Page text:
Although the soldiers did not find the Indians, an estimated 1200 Indians found them. A bitter battle ensued for much of the day on June 17, 1876
Indians call this battlefield “Where the Girl Saved Her Brother.” A Cheyenne warrior’s horse was shot out from under him and he, vulnerable on foot, was rescued by his sister. She galloped to her brother’s place on the battlefield, he jumped on the back of her horse, and they both escaped.
Estimates have death tolls at 9-16 men within Crook’s contingent and 26 Indians. It was said that huge amounts of bullets were used that day so the death toll seems, mercifully, light. Oddly enough, it is believed that the battle ended when the Indians got hungry and left the battlefield. They were done for the day but over the next week the Indians moved north to the Little Bighorn area, ballooning the number that would face General Custer.
General Crook took his troops back to Fort Sheridan, Wyoming to restock and regroup. As a result, they were not available to reinforce General Custer at Little Big Horn eight days later.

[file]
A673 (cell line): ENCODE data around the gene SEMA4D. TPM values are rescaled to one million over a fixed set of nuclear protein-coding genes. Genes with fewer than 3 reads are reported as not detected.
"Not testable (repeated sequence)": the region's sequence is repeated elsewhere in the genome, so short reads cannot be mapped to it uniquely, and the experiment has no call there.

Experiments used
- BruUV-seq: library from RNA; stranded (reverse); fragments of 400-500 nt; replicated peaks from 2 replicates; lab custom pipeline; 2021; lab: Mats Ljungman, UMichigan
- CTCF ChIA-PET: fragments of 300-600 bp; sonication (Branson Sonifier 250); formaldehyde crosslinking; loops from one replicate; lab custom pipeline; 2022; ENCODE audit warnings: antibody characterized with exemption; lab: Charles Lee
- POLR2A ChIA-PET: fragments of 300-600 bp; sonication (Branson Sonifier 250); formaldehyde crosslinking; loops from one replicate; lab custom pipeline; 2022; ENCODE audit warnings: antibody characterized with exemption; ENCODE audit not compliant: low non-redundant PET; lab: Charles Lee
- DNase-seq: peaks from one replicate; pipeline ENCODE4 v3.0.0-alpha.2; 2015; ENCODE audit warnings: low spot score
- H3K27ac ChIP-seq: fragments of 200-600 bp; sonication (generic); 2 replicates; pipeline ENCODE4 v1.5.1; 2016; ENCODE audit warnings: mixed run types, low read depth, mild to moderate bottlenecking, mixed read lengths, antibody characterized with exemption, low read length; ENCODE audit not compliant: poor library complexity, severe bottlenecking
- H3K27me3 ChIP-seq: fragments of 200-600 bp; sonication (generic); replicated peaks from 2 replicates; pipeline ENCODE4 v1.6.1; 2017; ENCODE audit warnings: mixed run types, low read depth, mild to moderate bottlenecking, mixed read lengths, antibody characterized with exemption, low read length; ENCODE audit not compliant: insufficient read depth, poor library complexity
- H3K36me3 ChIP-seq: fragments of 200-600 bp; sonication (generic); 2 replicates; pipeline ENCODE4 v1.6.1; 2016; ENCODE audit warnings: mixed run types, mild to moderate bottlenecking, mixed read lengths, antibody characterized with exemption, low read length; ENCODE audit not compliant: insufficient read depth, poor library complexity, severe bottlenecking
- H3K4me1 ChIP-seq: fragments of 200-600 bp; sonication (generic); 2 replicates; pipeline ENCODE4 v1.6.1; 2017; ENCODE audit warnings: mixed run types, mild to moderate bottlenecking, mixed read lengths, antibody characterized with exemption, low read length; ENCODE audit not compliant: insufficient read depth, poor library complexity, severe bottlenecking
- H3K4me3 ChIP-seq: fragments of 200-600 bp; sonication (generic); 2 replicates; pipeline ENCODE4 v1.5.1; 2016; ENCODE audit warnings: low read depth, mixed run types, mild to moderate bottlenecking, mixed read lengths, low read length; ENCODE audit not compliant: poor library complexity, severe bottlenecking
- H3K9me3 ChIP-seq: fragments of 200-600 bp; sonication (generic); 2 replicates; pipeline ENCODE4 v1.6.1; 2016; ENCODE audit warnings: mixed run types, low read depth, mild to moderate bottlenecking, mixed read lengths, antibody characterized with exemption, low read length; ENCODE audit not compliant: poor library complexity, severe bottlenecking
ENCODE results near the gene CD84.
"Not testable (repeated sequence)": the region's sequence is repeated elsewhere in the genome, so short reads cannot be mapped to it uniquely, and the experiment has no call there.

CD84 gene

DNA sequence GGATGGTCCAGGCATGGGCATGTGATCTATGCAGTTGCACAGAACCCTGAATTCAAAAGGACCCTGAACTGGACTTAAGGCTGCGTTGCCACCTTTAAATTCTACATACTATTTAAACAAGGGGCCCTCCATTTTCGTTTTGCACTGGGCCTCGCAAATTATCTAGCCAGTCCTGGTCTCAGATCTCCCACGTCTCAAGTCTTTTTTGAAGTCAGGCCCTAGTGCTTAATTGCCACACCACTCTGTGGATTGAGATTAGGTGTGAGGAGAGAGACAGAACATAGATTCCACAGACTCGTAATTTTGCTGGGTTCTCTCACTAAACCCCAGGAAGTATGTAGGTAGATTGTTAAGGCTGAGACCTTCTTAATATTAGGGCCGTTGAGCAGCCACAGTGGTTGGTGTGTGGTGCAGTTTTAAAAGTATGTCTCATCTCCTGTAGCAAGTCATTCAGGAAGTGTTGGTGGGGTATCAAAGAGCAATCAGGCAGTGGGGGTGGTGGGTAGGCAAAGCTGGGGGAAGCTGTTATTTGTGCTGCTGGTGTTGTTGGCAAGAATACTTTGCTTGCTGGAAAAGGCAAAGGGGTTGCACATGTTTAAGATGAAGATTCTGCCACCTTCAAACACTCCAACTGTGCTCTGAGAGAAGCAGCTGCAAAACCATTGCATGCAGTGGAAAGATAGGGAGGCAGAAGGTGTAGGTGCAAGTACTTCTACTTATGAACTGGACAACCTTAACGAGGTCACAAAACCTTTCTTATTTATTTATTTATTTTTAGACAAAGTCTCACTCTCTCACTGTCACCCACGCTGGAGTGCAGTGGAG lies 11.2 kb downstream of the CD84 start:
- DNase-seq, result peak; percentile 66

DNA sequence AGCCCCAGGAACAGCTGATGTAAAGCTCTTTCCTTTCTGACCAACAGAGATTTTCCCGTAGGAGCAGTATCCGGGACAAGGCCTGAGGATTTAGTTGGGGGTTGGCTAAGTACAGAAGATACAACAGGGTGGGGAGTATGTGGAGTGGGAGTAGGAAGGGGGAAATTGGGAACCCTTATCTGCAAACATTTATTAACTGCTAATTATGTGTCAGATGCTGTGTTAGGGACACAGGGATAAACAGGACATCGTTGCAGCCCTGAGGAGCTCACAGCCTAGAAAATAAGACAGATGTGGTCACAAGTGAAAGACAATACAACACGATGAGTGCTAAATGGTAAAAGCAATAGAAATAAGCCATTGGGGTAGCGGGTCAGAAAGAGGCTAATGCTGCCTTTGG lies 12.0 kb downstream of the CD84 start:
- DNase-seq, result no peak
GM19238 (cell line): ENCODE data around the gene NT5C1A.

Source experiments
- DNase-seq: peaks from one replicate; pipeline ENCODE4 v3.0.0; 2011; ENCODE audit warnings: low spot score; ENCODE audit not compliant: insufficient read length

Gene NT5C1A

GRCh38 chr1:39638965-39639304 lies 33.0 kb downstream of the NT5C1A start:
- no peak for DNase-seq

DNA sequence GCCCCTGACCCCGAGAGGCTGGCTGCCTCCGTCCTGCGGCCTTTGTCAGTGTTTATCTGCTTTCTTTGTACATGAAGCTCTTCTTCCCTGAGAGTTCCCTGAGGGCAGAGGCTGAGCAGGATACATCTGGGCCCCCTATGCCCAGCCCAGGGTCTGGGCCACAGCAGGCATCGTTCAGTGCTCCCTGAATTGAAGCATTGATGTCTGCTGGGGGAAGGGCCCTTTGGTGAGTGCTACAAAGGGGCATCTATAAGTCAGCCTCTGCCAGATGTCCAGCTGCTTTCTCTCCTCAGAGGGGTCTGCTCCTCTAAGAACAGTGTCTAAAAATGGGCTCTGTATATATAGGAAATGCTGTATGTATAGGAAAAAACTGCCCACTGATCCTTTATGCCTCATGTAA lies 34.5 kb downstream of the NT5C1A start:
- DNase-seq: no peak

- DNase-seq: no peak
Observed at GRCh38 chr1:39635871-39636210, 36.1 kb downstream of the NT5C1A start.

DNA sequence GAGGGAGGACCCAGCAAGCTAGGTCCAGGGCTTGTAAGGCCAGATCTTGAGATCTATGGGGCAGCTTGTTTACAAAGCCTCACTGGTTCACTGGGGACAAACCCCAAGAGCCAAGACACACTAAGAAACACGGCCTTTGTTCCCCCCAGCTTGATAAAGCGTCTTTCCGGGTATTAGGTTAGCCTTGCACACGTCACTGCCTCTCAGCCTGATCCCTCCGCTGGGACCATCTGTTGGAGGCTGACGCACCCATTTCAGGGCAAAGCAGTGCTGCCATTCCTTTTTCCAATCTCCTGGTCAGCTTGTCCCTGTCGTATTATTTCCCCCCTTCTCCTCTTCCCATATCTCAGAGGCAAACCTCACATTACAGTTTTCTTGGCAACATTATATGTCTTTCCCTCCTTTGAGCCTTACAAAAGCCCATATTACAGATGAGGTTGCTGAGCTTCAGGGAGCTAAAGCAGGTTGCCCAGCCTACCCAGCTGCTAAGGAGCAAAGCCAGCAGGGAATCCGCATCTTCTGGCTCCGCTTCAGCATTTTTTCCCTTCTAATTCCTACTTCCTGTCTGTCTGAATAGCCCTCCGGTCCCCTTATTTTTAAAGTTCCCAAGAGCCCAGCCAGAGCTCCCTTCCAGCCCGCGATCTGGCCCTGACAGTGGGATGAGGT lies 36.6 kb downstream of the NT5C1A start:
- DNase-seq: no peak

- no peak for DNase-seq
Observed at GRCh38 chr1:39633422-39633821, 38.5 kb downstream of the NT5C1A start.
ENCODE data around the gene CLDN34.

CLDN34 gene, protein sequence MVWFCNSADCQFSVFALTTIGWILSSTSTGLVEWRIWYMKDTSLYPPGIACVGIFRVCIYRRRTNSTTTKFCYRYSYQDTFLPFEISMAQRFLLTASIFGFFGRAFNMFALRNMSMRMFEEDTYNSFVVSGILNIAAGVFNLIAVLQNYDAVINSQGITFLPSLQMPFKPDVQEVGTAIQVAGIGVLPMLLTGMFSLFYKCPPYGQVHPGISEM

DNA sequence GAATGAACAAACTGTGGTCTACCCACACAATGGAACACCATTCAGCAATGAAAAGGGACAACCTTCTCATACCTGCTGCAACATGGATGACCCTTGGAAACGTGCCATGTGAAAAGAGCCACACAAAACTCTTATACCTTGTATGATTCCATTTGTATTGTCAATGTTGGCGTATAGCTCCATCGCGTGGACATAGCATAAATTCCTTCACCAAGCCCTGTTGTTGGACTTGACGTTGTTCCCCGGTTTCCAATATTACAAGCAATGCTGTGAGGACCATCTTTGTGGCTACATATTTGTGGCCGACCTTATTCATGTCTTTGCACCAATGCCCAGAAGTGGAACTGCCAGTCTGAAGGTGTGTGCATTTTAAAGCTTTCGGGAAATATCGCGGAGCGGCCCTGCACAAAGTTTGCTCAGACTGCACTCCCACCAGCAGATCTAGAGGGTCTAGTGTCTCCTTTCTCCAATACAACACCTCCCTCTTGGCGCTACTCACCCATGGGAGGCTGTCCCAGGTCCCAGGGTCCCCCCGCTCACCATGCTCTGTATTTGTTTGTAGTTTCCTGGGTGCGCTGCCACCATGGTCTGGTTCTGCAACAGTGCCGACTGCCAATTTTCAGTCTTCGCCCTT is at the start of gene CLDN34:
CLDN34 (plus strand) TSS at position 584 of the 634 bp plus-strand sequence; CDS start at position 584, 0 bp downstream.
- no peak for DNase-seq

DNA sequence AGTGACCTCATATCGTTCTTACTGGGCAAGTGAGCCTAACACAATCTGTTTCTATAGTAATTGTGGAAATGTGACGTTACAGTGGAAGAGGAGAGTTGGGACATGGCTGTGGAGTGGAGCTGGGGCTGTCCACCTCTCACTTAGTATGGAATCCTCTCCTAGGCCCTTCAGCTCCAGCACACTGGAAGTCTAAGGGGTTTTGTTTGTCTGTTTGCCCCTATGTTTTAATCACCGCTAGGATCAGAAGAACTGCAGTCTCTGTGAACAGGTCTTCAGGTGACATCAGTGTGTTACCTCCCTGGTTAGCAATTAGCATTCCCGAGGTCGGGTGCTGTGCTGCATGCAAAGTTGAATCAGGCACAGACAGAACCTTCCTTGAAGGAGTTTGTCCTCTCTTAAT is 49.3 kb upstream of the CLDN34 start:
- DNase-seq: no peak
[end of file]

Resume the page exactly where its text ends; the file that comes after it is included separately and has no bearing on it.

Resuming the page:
We TOTALLY lucked out in that while we were having our “field trip”, there were (approved) archeologists surveying the battlefield at the same time! A fire went through this area a couple years ago and it revealed much about the 10 mile battlefield. That has re-energized archeological focus.
The afternoon we were there, a mere 139 years later, the archeologists, found 5 bullets from the battle using metal detectors. . The archeologists were able to identify the bullets and what types of gun they would have been shot from. They were happy to talk to us and show us what they had found. Unfortunately I had nothing to write with, and my brain just doesn’t comprehend gun and bullet information, so my retelling is very basic.